https://drive.google.com/file/d/1xW_GwQW...
) was released only on March 8, 2021, by means of a live streaming event in honor of indigenous women,16 16 Available at: <https://www.youtube.com/watch?v=Of7g1urgCHQ>. Access on: Nov. 23, 2021. organized in partnership with Nepe/UFPE and Remdipe.

Bahia

In the state of Bahia, the monitoring of the situation of lands and indigenous peoples in relation to the pandemic took place through a collaborative action between the National Association for Indigenous Action (Anaí) and the United Movement of Indigenous Peoples and Organizations of Bahia (Mupoiba). Between May and November 2020, Anaí and Mupoiba produced a total of 22 weekly bulletins (20 normal bulletins and two extra bulletins). The bulletins were released in their full pdf versions via email and WhatsApp, and in a summarized version also via WhatsApp, through cards and videos, and also as podcasts on Spotify and WhatsApp. The bulletins were also presented and commented on weekly on TV Pataxó17 17 Refer to: <https://www.facebook.com/Tvpataxooficial/> by a Mupoiba representative and an Anaí member. Anaí also collaborated in June and July in the two bulletins on the situation among indigenous people in the Northeast/East region, mentioned above.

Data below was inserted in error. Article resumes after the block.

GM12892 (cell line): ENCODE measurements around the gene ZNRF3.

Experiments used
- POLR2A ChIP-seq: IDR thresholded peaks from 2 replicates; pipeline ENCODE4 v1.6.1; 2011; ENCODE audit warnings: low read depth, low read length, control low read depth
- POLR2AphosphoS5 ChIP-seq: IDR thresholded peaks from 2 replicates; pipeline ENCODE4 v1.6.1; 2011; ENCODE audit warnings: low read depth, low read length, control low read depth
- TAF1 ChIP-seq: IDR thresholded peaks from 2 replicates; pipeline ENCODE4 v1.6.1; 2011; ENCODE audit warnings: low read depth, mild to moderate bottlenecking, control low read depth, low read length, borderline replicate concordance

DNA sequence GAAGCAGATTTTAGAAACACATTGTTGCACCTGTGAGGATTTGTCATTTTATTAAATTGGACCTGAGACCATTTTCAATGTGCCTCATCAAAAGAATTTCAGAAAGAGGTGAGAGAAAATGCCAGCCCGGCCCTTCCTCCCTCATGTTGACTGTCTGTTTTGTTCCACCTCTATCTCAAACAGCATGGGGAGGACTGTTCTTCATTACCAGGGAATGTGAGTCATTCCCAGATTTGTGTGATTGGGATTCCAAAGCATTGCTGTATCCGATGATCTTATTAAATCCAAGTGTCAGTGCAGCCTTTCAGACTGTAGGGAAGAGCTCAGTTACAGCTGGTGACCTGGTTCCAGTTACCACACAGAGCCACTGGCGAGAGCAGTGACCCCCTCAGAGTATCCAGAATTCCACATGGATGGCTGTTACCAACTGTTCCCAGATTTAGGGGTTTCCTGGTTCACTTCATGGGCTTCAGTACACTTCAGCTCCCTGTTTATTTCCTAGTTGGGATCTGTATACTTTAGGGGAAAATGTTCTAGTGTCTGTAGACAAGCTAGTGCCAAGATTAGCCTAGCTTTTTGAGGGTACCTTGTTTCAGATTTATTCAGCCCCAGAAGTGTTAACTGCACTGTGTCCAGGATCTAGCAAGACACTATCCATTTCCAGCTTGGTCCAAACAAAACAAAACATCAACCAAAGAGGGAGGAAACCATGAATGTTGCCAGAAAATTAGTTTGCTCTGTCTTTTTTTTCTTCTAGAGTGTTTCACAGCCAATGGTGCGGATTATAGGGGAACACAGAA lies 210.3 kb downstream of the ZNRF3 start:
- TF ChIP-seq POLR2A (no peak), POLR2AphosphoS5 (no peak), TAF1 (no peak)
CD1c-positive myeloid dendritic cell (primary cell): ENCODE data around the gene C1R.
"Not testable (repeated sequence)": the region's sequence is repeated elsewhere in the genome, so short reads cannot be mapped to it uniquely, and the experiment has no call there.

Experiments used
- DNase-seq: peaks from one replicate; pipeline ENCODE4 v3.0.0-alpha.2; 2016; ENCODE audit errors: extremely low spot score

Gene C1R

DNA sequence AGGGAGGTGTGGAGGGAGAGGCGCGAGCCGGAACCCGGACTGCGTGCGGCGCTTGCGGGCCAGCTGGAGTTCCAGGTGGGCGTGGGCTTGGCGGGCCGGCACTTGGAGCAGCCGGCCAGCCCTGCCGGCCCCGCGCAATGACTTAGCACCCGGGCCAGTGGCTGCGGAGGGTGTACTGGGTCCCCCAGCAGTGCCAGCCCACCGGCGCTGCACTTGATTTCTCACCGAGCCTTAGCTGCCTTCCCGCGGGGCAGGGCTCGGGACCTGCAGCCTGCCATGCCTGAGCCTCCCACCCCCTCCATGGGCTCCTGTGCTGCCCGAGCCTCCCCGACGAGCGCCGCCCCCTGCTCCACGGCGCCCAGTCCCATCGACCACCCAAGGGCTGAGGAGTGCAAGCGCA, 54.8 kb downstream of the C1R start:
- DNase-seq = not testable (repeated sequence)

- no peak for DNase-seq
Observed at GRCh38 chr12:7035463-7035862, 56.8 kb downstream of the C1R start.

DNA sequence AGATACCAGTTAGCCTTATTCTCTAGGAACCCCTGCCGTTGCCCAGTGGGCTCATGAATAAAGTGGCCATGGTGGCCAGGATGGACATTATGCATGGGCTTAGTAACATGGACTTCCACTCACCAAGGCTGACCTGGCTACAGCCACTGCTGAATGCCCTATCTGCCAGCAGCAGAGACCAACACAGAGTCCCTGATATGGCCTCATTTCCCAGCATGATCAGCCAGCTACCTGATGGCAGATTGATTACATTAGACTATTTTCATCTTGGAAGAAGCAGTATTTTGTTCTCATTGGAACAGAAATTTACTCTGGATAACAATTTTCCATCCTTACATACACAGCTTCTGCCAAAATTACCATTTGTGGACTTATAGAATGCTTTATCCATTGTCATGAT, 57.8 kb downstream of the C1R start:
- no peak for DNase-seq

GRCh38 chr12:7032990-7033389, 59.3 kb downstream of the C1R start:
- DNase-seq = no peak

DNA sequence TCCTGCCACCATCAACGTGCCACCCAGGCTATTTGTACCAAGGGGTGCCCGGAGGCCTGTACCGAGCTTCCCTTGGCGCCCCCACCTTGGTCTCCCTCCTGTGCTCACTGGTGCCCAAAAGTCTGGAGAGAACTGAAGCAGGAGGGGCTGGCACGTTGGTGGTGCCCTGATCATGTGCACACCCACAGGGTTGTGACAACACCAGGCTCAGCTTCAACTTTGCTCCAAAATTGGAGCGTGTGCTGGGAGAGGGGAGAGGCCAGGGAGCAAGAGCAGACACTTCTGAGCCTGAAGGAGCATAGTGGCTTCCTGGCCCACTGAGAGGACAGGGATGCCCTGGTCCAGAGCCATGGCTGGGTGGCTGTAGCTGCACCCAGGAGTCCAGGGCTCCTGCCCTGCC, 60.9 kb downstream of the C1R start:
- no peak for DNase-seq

The first Anaí/Mupoiba bulletin of May 22, 2020 did not yet report any case confirmed by Sesai or the indigenous movement, but drew attention to a suspicious death. In general, the bulletin already warned about the risk of contamination because many peoples were in municipalities and regions - mainly on the coast - where the disease was spreading fast. The first bulletin also highlighted the rapid organization of the villages to create community barriers in order to prevent the spread of covid-19, despite attempts by municipal public authorities to remove it - as happened with one of the community barriers in the Serra do Padeiro village, located in the Southern Bahia, in the Tupinambá de Olivença Indigenous Land18 18 For more information, refer to: <https://www.cartacapital.com.br/sociedade/bolsonaristas-tentam-quebrar-quarentena-de-indigenas-com-tiros/> - and the interference by neo-Pentecostal religious leaders in other villages.